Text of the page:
Which is why it is dumb to have a rule against preprints and for anything that is peer reviewed. If there is some relevant observation out there that is visible to most and relevant to the issue at hand....

    The other passive-aggressive thing I've done is just to directly email the author and "congratulate" them on their new paper, attaching a copy of my own paper that they may find interesting/relevant.

    really? that seems.....whiny.

  • Neuro-conservative says:

    Why is this whiny? I've never done it, but I certainly have considered it.

    I hate when responding to douchery is somehow considered bad form.

  • Grumpy says:

    sounds whiny to me. Seems like I get one or two emails like that after nearly every paper I publish. I don't mind, but can't think of a time when it changed my mind or made me aware of a line of work I didn't know about.

    Ive been lucky enough with the citation game that I stopped worrying about who is citing me a while back.

    But sometimes when I am at a conference where plenary is bigshot in my field they will list off all the important things their friends have done and leave me off the list. Even happened once with a colloquium speaker who I had helped host! That can feel embarrassing. But chances are nobody notices but me.

  • drugmonkey says:

    Seems like I get one or two emails like that after nearly every paper I publish

    It might be time to rethink your citation practices.

  • draino says:

    I did Ola's passive-aggressive thing once. I sincerely thanked the author for his exciting work, and tried to make him aware of mine, sincerely. He apologized for not citing it. He was aware, but didn't quite understand how it fit his model - in other words it challenged his model so he chose not to mention it.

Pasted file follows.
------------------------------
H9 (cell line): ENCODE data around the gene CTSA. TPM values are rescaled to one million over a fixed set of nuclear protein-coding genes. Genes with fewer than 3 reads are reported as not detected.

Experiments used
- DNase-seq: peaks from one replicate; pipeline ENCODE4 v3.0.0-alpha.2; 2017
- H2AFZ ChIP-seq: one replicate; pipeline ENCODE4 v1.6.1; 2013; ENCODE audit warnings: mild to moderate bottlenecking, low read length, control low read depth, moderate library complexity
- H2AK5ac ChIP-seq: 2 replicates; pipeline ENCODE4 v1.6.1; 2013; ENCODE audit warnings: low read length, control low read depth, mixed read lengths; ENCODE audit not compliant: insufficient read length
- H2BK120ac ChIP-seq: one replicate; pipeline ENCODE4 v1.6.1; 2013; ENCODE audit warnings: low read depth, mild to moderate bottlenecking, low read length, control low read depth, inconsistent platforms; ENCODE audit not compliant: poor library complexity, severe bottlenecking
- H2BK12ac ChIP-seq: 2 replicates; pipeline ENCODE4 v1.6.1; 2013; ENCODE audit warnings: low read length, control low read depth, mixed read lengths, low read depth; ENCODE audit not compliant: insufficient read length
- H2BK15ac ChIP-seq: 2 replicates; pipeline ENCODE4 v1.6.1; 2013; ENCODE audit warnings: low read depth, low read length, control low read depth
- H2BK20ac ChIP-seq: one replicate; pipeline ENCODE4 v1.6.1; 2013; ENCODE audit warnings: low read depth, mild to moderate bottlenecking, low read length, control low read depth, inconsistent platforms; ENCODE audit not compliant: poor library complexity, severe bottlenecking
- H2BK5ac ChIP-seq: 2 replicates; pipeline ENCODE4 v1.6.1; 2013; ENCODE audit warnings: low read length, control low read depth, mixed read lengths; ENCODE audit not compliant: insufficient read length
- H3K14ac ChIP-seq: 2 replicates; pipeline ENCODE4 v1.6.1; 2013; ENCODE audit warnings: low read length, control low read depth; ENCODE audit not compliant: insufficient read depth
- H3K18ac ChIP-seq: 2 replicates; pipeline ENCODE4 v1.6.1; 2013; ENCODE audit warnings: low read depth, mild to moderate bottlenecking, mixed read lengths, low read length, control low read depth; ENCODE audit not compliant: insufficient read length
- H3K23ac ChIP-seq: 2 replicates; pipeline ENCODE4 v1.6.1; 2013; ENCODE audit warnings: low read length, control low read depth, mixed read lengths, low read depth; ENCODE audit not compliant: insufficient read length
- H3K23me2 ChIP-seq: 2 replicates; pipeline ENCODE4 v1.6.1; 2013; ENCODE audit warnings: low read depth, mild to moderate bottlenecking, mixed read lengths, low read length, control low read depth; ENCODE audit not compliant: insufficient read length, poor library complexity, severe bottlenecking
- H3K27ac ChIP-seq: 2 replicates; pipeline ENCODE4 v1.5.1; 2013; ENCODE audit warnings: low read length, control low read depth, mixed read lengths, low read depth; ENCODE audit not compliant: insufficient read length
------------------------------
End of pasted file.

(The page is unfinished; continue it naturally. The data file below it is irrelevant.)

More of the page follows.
So a year later I published my next paper, which had come to focus on the questions raised by our two parallel lines of work. Of course I cited him, and I proposed a resolution to the apparent contradiction. I emailed him to make sure he saw it. He had seen it and his response was positive. He invited me to speak at an international meeting he was organizing. I had a fun week in Europe and met all kinds of people in my field who I would have never met otherwise.

    Dialog is good.

  • drugmonkey says:

    Dialog is good.

    Absolutely.

    in other words it challenged his model so he chose not to mention it.

    We bear some collective blame for this phenomenon and the closely related 'novelty' reason some authors choose to overlook relevant prior work.

    Authors are in a position where they feel like getting their paper into the journal requires claims of novelty (that might not apply) and a tight discussion that appears to wrap everything up with no loose ends (the complete story fiction fits in here). So prior work that is inconvenient to these goals has to be ignored.

    In peer review I have decided to try to challenge myself to explain to the editor and authors why they need to back off their claims of novelty and why this should in no way be taken as a reason not to accept the paper.

    I also amuse myself with the narrowly qualified claims that authors end up putting in the first or last sentence of the first paragraph of the Discussion. E.g. "This is the first time X has been shown....in female, adolescent, Long-Evans rats evaluated by Armenian peasant technicians in the light of the blood moon."

  • A Salty Scientist says:

    Which is why it is dumb to have a rule against preprints and for anything that is peer reviewed. If there is some relevant observation out there that is visible to most and relevant to the issue at hand....

    I agree, but I also know that there is a large contingency of peeps that believe in the Sanctity of Peer Review and would never cite a preprint. Including some AEs. I have attempted to bring up preprints less forcefully than for peer-reviewed pubs, but your point has made me reconsider that approach.

  • drugmonkey says:

    there is a large contingency of peeps that believe in the Sanctity of Peer Review and would never cite a preprint

    I really think the dominoes are falling on this in the wake of the NIH taking a pro-preprint position. It will take time but they will gradually sneak into citation lists here and there and then become common and then we will wonder what the fuss was about.